Grieving the Holidays as a Family


CATEGORY: Grief and Loss

​Holidays can be intense.  TV ads, music on the radio, store displays and parties can be overwhelming and when you are grieving the death of a loved one, it can be even more stressful.  Navigating grief as a family adds to the complexity. 

Everyone grieves a little differently. Maybe mom frequently cries, feels sad and wants to talk about the loss. Or dad tries to be stoic, not talk about it, and can’t even look at pictures yet. The teen in the family just wants to be left alone, but is struggling with schoolwork and the feeling of apathy. The youngest child vacillates between feeling sad and missing the loved one and acting like nothing happened and wanting to play with friends. Don’t despair; just as we react in individual ways, there are many ways to honor each family member’s grief.

Rituals during the holidays can help a family honor the loved one who has died. Some families light a candle and keep it on the table while they have the holiday meal. Others will light it early in the day, saying a prayer or sharing special memories of their loved one.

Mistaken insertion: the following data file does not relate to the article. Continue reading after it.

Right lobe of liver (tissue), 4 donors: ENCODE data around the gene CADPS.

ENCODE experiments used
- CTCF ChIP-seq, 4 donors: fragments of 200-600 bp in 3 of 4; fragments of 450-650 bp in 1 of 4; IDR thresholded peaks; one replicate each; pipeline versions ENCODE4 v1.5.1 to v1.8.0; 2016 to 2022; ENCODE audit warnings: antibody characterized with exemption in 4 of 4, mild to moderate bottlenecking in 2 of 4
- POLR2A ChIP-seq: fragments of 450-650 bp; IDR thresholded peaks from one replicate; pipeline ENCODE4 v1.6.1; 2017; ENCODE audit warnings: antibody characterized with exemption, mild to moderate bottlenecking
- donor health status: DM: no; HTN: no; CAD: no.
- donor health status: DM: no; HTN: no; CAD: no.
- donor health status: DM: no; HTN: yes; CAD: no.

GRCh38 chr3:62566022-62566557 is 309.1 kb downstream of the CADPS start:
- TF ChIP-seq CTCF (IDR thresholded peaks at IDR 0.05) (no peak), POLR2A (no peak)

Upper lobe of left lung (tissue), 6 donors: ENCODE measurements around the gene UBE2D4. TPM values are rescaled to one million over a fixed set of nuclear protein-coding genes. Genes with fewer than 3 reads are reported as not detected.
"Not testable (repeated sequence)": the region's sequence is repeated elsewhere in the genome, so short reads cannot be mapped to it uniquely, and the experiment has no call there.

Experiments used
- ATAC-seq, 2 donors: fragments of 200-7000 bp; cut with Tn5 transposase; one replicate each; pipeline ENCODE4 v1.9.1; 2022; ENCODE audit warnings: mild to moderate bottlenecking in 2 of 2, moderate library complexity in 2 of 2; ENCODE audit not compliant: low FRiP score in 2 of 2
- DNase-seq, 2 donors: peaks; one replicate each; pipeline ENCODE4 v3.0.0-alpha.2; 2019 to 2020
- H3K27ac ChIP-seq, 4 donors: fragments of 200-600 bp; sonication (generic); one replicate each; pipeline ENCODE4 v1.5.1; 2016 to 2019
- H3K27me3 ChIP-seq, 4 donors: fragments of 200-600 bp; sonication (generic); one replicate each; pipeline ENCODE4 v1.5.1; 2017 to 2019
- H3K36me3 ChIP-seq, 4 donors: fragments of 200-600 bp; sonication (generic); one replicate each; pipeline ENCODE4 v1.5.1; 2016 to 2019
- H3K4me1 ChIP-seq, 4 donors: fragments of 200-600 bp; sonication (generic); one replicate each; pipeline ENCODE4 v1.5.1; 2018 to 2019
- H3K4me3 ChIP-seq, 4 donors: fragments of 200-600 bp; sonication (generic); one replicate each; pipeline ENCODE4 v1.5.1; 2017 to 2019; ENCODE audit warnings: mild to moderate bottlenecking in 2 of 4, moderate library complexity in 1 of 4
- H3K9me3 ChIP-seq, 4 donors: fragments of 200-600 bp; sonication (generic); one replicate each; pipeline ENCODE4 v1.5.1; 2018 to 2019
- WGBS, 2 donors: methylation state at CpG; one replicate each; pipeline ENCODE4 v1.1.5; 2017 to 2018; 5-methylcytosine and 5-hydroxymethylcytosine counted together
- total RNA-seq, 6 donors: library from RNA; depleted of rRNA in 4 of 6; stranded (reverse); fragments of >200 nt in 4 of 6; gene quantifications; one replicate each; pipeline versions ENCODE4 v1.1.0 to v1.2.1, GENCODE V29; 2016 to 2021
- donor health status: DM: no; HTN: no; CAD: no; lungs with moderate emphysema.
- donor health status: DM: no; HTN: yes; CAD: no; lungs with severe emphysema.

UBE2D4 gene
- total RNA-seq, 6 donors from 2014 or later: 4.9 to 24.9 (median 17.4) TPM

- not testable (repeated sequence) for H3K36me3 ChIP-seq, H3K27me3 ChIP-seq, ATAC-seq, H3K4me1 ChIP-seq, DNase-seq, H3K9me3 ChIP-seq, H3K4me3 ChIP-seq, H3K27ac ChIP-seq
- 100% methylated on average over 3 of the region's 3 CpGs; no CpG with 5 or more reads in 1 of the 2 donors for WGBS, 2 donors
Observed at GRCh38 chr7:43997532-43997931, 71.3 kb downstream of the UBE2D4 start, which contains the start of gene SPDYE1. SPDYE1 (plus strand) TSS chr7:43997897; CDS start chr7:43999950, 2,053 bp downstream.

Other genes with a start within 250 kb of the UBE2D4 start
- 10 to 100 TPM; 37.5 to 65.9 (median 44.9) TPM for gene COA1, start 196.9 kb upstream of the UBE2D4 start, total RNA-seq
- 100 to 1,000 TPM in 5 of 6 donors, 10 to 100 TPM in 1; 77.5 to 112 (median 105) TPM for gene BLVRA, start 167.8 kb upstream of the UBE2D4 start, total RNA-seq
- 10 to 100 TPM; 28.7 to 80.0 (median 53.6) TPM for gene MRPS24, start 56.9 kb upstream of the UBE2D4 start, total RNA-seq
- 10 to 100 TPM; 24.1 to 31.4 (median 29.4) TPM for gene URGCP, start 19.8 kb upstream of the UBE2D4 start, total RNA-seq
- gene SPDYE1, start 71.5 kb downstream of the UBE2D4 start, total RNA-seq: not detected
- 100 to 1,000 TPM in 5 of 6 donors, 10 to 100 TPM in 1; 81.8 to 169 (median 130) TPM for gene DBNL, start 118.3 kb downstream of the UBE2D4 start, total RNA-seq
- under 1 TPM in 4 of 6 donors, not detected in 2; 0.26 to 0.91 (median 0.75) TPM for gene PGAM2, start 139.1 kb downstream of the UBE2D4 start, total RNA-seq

Sometimes families cook their loved one’s favorite food, set a place at the holiday table for their deceased loved one, put a picture of him or her on the table, or have everyone share a special memory about the person during the meal. All of these are ways to acknowledge the elephant in the room at holiday time: that a special person has died and life isn’t the same anymore.

Visiting the cemetery around the holidays is another way to connect the family in their grief. Remember, though, that while it is comforting for many people, others find going to the cemetery triggers such intense feelings that they can’t make the trip. Don’t force them; give them time and honor their grief process.

Sometimes staying home for the holidays after a loved one dies is too intense. Some families have found it is helpful to get away. This can lessen the difficulty of the first holiday. Taking a little vacation from grief and the holiday traditions can be the break that is needed. Often families change some of their holiday traditions or begin new ones. This can also help ease the pain.

Remember that everyone in the family has a right to grieve in his or her own way. Support one another, but respect individual grief needs. Holidays and grief are difficult at best, but when a family is able to acknowledge their feelings during this time, the heavy burden of grief can be lessened.

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